The scrolls depicting the “Novel of the Shining Prince” (Genji monogatari) are most likely the most beloved work of art by the Japanese people.
The reasons for this ancient predilection are many. In the first place, they constitute the first, and most successful, illustrated version of the most acclaimed masterpiece of Japanese literature of all time. The Genji monogatari, written in the first years of the eleventh century by Murasaki Shikibu, has immediately thrilled those who have read it, and still continues to excite with the same intensity, for the refinement of the setting – the imperial court of Kyoto – and the depth of the feelings of the characters described, the Prince, his family and his many lovers. In addition, it is a work of art of unparalleled quality, exceptional in many respects. Technically it is a perfect combination of line purity and chromatic richness. Stylistically refined mixture of softness of stroke, delicate veiling, superb geometric intersections. As in the novel, even in these paintings there is a calm elegance, of moderation in the gestures and of profound reflection, an aristocratic suggestion, so indifferent to the ugliness but instead immersed in the most gentle beauty.

The bamboo river, from the Genji monogatari emaki. Nagoya, Tokugawa Art Museum.

The time and the events of history have not been lenient with this masterpiece. Originally, in fact, it had to consist of about twenty long rolls, probably containing at least a hundred illustrations, which alternated with sections of calligraphy that reproduced the original text of Murasaki Shikibu. In an unspecified moment between the sixteenth and seventeenth centuries, the scrolls were however dismembered into single sheets, many of which were lost forever. Currently only twenty figurative tables and twenty-eight calligraphy sections have survived: fifteen illustrations are found in the Tokugawa Museum in Nagoya, four in the Gotō Museum in Tokyo and one, unfortunately very ruined and therefore almost illegible, in the Tokyo National Museum. Precious and delicate relics of a fabulous age, the sheets are exposed to the public very rarely, every ten years or so, and for very short periods, usually a week in November.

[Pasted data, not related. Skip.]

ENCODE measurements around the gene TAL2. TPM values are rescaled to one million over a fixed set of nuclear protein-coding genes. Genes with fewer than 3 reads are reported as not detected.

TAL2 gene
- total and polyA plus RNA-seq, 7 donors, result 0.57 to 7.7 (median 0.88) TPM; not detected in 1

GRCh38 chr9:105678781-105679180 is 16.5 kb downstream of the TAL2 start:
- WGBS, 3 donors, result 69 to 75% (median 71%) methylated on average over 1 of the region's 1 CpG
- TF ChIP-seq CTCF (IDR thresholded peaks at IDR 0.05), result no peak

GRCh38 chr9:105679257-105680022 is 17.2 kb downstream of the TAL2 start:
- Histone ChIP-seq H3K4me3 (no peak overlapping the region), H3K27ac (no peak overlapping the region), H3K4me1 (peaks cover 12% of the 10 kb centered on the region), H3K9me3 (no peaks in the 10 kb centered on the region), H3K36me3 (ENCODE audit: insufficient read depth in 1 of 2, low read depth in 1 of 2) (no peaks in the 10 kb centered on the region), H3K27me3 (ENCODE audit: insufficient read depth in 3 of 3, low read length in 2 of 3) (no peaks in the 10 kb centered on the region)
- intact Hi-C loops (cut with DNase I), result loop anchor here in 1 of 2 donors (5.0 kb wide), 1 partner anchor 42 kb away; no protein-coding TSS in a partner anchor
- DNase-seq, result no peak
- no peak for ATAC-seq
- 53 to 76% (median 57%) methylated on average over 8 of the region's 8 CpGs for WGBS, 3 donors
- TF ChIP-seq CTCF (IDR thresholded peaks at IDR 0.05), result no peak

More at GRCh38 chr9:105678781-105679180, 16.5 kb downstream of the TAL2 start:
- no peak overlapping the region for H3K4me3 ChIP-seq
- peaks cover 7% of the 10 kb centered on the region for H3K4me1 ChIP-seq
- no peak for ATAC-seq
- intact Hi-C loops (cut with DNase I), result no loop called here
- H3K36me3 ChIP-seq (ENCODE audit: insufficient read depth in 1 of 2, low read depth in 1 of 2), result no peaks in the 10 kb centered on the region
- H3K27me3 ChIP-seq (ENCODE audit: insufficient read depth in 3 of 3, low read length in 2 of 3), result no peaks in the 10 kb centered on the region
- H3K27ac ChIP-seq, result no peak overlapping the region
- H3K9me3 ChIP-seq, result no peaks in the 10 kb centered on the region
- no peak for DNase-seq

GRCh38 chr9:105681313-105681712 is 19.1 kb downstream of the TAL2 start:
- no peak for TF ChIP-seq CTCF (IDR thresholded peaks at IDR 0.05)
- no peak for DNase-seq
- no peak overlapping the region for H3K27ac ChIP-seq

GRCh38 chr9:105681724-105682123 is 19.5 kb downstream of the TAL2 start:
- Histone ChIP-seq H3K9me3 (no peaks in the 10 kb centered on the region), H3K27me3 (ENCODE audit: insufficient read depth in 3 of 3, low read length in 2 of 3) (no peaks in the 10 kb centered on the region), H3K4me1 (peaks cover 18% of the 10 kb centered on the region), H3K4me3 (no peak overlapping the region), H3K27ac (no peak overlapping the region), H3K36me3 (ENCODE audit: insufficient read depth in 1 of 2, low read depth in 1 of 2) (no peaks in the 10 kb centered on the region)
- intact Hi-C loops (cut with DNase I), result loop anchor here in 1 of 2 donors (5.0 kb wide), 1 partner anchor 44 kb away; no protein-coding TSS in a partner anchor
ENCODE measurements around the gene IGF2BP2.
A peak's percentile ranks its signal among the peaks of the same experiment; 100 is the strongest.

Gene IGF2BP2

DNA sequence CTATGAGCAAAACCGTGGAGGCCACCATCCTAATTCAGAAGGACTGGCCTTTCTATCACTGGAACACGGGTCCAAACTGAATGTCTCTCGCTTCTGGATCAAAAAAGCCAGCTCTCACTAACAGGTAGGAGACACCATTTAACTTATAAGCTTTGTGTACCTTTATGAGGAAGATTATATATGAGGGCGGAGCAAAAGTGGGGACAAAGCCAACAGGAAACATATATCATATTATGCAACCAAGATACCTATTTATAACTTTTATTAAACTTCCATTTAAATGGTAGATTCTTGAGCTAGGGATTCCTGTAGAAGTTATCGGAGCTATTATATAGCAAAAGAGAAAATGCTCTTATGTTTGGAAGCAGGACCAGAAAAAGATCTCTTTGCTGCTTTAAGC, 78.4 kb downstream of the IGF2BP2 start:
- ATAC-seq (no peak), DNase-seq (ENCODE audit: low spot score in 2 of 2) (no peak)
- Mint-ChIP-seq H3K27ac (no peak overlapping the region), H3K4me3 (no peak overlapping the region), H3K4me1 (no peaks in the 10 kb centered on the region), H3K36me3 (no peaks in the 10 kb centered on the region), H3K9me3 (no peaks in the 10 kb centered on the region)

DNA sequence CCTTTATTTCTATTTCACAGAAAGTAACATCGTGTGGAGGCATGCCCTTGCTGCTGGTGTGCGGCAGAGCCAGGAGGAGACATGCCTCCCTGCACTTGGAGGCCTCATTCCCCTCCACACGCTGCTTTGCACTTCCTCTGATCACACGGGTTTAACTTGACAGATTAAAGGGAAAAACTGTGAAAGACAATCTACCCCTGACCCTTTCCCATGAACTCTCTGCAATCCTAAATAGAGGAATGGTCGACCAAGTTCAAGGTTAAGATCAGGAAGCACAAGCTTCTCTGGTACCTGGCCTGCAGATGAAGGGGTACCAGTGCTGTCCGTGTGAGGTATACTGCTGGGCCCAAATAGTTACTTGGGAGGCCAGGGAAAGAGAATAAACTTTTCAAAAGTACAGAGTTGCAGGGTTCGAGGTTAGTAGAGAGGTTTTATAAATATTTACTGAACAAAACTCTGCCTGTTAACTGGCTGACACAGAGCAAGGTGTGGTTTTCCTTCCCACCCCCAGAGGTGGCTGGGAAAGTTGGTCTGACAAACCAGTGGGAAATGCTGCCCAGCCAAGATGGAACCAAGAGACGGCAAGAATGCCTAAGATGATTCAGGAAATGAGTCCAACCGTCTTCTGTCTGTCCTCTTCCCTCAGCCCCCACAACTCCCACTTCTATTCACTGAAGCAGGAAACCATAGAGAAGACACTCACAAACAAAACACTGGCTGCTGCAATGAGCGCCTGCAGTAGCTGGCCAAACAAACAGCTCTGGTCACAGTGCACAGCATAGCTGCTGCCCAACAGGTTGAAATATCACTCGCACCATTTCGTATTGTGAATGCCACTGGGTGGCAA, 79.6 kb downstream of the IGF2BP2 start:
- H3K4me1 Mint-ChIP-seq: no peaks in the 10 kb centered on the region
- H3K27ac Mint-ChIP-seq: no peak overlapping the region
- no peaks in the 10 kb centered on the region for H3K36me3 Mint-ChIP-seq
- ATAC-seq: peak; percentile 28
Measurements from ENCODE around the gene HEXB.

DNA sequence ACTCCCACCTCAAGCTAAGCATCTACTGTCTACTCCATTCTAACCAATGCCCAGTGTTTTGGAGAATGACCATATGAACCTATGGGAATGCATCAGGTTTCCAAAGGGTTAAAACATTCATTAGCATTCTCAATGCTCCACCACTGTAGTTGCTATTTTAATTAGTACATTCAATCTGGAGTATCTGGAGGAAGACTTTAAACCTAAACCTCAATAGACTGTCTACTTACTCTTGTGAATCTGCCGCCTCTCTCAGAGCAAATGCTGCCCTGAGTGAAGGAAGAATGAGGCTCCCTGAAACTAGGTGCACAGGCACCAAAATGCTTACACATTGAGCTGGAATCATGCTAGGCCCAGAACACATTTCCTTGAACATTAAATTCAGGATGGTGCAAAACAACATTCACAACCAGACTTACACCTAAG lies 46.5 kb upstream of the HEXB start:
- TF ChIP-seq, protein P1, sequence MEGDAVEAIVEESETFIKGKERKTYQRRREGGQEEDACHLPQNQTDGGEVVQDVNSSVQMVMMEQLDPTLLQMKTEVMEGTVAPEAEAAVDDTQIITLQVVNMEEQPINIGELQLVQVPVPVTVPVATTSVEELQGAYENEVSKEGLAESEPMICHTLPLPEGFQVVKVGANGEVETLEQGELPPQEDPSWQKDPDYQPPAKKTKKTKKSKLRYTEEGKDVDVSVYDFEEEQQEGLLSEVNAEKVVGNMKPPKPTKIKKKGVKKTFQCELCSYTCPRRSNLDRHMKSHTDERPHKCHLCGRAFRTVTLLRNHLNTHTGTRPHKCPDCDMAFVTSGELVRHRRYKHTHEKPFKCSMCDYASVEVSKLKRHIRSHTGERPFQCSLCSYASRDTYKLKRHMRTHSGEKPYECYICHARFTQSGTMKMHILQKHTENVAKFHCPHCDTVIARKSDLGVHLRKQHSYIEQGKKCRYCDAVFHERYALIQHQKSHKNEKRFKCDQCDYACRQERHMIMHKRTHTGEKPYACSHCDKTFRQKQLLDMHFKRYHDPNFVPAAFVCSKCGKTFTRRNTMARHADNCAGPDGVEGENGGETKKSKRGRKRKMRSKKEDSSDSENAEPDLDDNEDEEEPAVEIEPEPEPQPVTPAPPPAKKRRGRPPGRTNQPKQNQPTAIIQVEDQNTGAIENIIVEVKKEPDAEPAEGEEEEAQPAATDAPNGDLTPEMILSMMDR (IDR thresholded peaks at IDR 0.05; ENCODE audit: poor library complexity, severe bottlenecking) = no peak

Calligraphy, from the Genji monogatari emaki.

Not much is known about the author of the Genji monogatari emaki, and very little is known about the date of their realization. It seems, however, that the monumental work was carried out towards the beginning of the XIIth century, about a century after the compilation of the novel; therefore in the final phase of the long Heian period (794-1185), shortly before the whole country was involved by a disastrous series of bloody conflicts of bloody relevance. At the time, the painting on a long roll of Japanese style (Yamato-e), so-called in opposition to that of Chinese style (Kara-e) until then dominant, moved its first steps and, right away, right with the “Rolls of the Genji monogatari “, reached the absolute formal and conceptual perfection. Furthermore, there is no reason to doubt that the scrolls were made not by a single artist but by a group of exceptionally skilled painters and calligraphers, led by a master who coordinated the work.
Compared to other more or less coeval painted scrolls, in those of the Genji monogatari emaki we note an accentuated ‘feminine’ taste, both in the illustrations and in the calligraphy sections. Undoubtedly, this can be explained by reference to the entirely feminine origin of the “Novel of the Shining Prince”, the sum of a period in which much of the literature was the work of women endowed with superfine sensitivity. Not knowing yet the truth about the authors of the “Rolls of the Genji monogatari”, couldn’t it be that they were actually painted by women, artists of genius and insuperable knowers of the literary masterpiece of Murasaki Shikibu?